Adventure cruising might sound like an oxymoron, but more and more cruise lines are jumping on the active lifestyle bandwagon as the demand grows. A younger clientele and athletic baby boomers have helped transform an industry best known for its all-you-can-eat buffets and cozy chaise lounge chairs to one where a weeklong itinerary might include sea kayaking, biking, hiking, scuba diving, ziplining, and rock climbing. Leading the way is Todd Smith and his small ship cruises at AdventureSmith Explorations. New next summer in Alaska is the Glacier Country Cruise, with a full slate of sea kayaking, hiking, and paddleboarding options. It’s the best of both worlds, because after a day of adventure, you’ll get to return to the 86-passenger yacht and relax in the hot tubs, get a massage, or down a glass of wine from their extensive wine list. Then there’s the Glacier Bay and Islands excursion that is run by members of the Tlingit Kaagwaantaan Clan and focuses on First Nations culture and indigenous flora and fauna. You’ll never think of cruising in the same way again. 


Posted by Steve Jermanok on 12/07/11 at 02:00 PM
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Friday, July 22, 2011

Sea Kayak the Kenai Peninsula, Alaska

South of Anchorage, the shores of the Kenai Peninsula are glacial-carved inlets where 4,000 foot peaks plummet into the waters below.  Katchemak and Tutka Bays stretch more than ten miles into the forested interior, protected from the nasty glaciers and swells of the Gulf of Alaska. Sea otters, sea lions, porpoises, eagles, and seals use these relatively calm waters as a safe haven, and now sea kayakers are following their lead.  Through the second week of September, True North Kayak Adventures out of Homer organizes three-day adventures into this fjord-like setting. You’ll spend your days paddling under 400-foot waterfalls or hiking up one of the small peaks to get an eagle’s vantage point of the landscape.  At night, you’ll camp on Yukon Island and feast on freshly caught salmon. Trips start at $495 per person, including guides, food, and tents.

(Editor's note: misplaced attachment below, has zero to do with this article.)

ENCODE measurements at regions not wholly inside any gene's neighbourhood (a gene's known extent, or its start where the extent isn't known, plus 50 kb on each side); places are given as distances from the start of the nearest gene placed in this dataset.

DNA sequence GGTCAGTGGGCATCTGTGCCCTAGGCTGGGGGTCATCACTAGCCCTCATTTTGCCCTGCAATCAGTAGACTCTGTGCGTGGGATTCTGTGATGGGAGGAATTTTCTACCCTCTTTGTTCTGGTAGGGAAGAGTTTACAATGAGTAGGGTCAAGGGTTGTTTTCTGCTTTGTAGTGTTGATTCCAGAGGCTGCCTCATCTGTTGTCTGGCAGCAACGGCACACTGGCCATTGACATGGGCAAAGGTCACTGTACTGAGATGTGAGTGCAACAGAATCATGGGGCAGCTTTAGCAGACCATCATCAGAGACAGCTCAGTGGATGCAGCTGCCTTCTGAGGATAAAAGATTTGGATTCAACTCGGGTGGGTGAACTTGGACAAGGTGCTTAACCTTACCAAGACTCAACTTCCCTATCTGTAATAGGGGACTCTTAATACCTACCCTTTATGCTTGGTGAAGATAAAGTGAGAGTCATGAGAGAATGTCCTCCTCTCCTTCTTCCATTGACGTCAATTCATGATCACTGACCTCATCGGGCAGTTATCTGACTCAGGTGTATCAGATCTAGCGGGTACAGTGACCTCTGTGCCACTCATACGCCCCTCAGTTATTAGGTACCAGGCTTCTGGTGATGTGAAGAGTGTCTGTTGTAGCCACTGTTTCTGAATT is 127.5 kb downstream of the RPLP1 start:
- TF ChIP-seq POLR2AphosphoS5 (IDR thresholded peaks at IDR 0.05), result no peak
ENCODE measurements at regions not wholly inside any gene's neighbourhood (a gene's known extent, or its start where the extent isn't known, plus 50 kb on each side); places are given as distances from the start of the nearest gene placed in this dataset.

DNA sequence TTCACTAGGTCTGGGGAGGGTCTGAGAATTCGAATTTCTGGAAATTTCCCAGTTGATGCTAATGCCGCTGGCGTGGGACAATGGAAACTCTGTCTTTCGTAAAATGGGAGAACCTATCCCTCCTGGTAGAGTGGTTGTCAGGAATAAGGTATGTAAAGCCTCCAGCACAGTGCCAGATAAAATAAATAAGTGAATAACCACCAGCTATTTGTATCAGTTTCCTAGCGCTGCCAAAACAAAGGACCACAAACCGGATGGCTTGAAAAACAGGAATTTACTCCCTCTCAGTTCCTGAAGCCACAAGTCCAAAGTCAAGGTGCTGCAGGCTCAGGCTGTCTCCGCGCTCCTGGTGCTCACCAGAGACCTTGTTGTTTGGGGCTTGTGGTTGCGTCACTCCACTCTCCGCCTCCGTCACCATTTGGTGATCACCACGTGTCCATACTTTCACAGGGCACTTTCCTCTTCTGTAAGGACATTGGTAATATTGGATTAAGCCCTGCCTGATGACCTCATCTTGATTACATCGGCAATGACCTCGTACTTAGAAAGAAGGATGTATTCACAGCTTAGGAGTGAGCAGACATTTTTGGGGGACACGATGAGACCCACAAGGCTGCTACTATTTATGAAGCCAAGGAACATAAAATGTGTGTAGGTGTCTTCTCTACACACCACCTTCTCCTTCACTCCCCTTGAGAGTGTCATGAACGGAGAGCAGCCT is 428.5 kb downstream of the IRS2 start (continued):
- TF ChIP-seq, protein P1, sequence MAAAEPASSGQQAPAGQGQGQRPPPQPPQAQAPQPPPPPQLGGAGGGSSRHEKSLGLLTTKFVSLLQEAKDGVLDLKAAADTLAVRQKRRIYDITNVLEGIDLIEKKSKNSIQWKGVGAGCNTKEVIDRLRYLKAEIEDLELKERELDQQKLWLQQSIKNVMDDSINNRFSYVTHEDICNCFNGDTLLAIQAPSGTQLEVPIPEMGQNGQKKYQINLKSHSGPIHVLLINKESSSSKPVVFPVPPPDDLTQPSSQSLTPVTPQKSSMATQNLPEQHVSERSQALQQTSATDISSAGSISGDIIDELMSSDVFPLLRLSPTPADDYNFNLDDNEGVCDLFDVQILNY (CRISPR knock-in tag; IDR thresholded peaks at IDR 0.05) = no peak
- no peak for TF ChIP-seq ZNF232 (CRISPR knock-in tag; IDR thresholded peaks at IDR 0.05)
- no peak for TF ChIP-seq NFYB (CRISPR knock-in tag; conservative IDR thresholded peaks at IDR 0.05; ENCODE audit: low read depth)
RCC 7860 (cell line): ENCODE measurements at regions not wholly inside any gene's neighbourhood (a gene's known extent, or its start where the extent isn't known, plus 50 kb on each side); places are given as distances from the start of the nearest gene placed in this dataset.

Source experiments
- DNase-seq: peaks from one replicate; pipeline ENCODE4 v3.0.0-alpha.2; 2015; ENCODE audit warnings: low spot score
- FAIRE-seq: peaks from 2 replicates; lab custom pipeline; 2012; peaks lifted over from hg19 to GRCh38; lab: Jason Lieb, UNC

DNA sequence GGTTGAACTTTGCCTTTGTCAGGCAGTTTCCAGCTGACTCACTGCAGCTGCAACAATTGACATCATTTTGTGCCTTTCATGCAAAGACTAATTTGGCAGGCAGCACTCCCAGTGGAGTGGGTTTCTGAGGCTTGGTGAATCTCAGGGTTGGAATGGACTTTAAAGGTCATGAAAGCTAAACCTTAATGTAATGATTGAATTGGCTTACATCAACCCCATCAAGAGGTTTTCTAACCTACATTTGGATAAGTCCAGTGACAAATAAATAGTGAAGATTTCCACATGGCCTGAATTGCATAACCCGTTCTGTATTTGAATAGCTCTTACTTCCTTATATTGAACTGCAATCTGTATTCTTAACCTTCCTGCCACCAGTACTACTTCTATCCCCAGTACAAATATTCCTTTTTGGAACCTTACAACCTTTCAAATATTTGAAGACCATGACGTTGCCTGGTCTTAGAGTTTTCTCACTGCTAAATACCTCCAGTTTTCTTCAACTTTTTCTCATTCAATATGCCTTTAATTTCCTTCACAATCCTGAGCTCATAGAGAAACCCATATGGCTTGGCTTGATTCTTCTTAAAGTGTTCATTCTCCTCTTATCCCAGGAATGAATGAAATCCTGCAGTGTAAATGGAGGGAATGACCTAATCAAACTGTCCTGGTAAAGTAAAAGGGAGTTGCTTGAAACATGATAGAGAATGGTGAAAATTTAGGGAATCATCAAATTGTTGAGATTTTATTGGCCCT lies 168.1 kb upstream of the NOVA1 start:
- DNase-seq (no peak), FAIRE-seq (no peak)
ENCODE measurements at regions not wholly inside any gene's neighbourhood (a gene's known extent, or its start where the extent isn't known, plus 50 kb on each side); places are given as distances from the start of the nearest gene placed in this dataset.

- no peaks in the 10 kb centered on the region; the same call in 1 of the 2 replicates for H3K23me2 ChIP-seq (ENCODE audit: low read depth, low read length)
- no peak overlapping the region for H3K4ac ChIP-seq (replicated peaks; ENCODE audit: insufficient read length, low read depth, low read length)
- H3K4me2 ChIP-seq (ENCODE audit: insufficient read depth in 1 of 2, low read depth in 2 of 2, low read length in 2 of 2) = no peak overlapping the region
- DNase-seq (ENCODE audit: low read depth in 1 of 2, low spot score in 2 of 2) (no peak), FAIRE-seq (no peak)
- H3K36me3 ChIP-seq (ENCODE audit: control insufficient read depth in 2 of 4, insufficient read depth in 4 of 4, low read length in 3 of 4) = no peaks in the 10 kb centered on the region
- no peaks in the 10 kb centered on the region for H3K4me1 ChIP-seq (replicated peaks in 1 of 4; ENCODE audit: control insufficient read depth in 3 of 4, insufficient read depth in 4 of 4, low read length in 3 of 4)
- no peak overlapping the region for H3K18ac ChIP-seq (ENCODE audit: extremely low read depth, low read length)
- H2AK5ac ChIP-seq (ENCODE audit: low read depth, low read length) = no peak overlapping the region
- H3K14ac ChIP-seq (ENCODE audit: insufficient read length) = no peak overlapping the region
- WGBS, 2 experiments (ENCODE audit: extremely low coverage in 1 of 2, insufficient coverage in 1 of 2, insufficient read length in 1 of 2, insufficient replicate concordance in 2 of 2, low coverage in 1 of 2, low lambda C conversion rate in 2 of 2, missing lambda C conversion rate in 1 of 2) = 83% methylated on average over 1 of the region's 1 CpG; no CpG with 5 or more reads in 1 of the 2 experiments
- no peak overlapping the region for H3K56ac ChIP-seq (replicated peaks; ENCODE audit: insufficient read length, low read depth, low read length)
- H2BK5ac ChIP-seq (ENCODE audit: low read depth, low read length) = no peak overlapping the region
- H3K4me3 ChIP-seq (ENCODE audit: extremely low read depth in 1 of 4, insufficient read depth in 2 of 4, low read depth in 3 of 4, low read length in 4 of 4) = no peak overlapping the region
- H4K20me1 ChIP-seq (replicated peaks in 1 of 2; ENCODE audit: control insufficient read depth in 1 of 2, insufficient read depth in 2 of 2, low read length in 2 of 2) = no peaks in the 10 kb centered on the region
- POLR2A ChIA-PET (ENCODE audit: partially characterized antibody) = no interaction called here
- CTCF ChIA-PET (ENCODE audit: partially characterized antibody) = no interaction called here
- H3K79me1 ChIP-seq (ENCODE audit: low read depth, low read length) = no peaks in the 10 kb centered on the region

I’ll be leaving today on a two-week trip to the Canadian Rockies, starting with a weeklong family adventure jaunt with my friends at Austin-Lehman Adventures. We’ll spend two additional nights in Jasper at the Fairmont Jasper Park Lodge, before taking an overnight train on VIA Rail into Vancouver. After spending three nights in the city, we’ll take a ferry over to Salt Spring Island, a personal favorite of Seattle-based writer and BC travel guru, Eric Lucas. I’ll be back on August 8th with an update on western Canada. Enjoy these two weeks, and, as always, keep active!

Posted by Steve Jermanok on 07/22/11 at 01:00 PM
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Monday, July 11, 2011

Sea Kayaking Maine’s Sheepscot Bay

In 1999, I was hired by Men’s Journal magazine to pen a story about inn-to-inn sea kayaking along the Maine coast. Under the helm of the Director of Fun, Jeff Cooper, owner of H2Outfitters, we spent our days paddling along the rugged Maine shoreline Winslow Homer made famous, watching seals pop their heads out of the water like periscopes to look around, and the ever-present lobstermen, zipping from buoy to buoy to pull up their catch. It was really the best of both worlds. After showering, we would dine on lobster and steamers at a local lobster-in-the-rough joint and then sleep in a comfortable bed. How bad can that be? This Thursday, I’ll be headed back to my favorite spot on that trip, Georgetown, to sea kayak from the exquisite beach of Reid State Park into the waters of Sheepscot Bay. After spending the afternoon paddling with Seaspray Kayaking, we’ll dine at Five Islands Lobster Company and spend the night at Coveside B&B. A perfect day in Maine!

 I’m leaving for Maine tomorrow and I’ll be back on July 18th.  Have an active week!


Posted by Steve Jermanok on 07/11/11 at 01:00 PM
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Monday, April 18, 2011

Chasing Icebergs in Newfoundland